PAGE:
A new wrinkle has developed in the fight by the FDA against counterfeit drugs. An unapproved, foreign version of the cosmetic treatment Botox has shown up in the U.S., this time in counterfeit packaging that makes it appear to be the same product that is made for the U.S. market.
The agency said in a notice on its website that the products were offered with names like "Onlinebotox" but were being offered on the cheap through "blast faxes." While the drug may be a version approved for use in other countries, the FDA said that because it did not come through the approved supply chain there is no way to guarantee its quality or its safety.
Botox is a sterile, purified version of the same toxin that causes botulism, and maker Allergan ($AGN) told Reuters that the drug must be stored and distributed following exacting standards. The news service pointed out that in 2004, four people ended up in the hospital with poisoning after a doctor injected them with unapproved botulinum toxin, which he was selling as Botox. The drug is prescribed for uses beyond its wrinkle-relieving properties and is approved for treatment of headaches and for overactive bladders, as well as other conditions. Allergan in 2012 sold about $1.8 billion worth of Botox.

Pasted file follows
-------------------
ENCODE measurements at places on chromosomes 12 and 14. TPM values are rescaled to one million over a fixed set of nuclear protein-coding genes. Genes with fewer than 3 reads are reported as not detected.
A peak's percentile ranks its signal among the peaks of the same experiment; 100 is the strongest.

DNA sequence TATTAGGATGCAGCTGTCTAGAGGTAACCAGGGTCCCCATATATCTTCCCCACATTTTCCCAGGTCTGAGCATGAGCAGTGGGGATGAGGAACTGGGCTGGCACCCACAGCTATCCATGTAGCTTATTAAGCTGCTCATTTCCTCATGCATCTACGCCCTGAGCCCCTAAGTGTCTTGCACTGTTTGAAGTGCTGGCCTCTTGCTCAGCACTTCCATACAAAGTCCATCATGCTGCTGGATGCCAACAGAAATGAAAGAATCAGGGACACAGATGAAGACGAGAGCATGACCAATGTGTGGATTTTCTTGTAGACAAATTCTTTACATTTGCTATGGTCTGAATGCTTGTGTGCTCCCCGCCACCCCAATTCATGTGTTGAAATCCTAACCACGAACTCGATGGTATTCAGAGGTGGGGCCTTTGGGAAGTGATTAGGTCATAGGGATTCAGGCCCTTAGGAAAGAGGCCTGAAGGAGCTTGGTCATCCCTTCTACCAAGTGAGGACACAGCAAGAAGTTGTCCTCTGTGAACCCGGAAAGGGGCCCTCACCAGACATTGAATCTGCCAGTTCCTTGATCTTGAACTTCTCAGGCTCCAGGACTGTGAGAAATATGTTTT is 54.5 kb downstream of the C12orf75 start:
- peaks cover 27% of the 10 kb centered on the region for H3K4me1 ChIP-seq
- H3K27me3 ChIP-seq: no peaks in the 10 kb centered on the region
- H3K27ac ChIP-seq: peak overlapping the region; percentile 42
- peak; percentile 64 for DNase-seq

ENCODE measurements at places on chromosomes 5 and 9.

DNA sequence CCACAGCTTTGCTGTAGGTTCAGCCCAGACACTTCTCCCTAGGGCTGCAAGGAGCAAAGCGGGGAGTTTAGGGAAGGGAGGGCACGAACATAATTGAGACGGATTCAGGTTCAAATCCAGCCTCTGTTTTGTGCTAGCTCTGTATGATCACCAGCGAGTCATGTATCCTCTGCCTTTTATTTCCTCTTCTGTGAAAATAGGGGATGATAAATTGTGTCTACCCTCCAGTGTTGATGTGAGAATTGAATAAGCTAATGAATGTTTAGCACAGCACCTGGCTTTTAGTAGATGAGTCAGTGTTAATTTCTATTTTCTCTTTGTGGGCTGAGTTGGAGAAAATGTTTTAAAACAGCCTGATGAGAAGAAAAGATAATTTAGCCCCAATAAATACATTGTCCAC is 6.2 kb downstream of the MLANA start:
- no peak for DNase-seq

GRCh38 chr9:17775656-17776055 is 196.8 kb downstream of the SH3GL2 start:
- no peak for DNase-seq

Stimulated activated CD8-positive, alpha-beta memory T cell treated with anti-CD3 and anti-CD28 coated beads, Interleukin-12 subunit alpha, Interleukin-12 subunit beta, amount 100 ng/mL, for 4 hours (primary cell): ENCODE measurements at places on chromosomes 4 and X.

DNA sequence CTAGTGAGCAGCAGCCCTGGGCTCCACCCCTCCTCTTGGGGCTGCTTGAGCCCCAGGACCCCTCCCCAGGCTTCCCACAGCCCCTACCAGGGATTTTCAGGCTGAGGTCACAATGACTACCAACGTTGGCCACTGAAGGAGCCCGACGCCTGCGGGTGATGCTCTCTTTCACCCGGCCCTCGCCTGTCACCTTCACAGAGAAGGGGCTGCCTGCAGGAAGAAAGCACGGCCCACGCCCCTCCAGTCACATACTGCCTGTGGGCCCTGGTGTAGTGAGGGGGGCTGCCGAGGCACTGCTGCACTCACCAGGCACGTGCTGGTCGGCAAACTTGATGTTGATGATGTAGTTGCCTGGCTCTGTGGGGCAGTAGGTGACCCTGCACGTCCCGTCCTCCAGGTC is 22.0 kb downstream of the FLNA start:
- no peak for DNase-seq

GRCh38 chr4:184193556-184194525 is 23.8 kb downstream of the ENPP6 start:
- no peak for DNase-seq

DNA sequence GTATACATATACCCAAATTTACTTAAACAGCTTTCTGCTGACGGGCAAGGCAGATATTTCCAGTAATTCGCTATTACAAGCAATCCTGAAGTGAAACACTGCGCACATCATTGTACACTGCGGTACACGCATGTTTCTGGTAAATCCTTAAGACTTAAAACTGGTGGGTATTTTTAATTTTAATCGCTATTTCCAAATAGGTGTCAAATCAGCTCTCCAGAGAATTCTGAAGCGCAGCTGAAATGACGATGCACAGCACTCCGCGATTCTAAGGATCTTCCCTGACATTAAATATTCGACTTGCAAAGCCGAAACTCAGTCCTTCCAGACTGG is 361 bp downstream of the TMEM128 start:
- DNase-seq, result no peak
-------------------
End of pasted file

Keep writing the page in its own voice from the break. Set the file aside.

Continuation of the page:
While counterfeiters still focus primarily on so-called lifestyle drugs, like erectile dysfunction drugs Viagra and Cialis, they have been branching out into higher priced products where the risks to patients are greater. Last year, the FDA put out alerts that fraudulent versions of Roche's ($RHHBY) cancer treatment Avastin had been sold to physician practices throughout the U.S. Foreign versions of some other Roche cancer drugs were also found in the U.S. Federal authorities prosecuted one case last year in which a shipment of foreign-made "cold chain" cancer drugs arrived at a doctor's office as a "gooey mess."
This is not the first time for unapproved Botox to be pedaled to doctors, either. In December, the FDA warned 350 doctor practices that supplies of Botox they bought through companies with ties to Internet pharmacy CanadaDrugs.com were at best unapproved foreign versions--and therefore had been sold to them illegally--and could in fact be counterfeit.
- here's the FDA warning
- read more from Reuters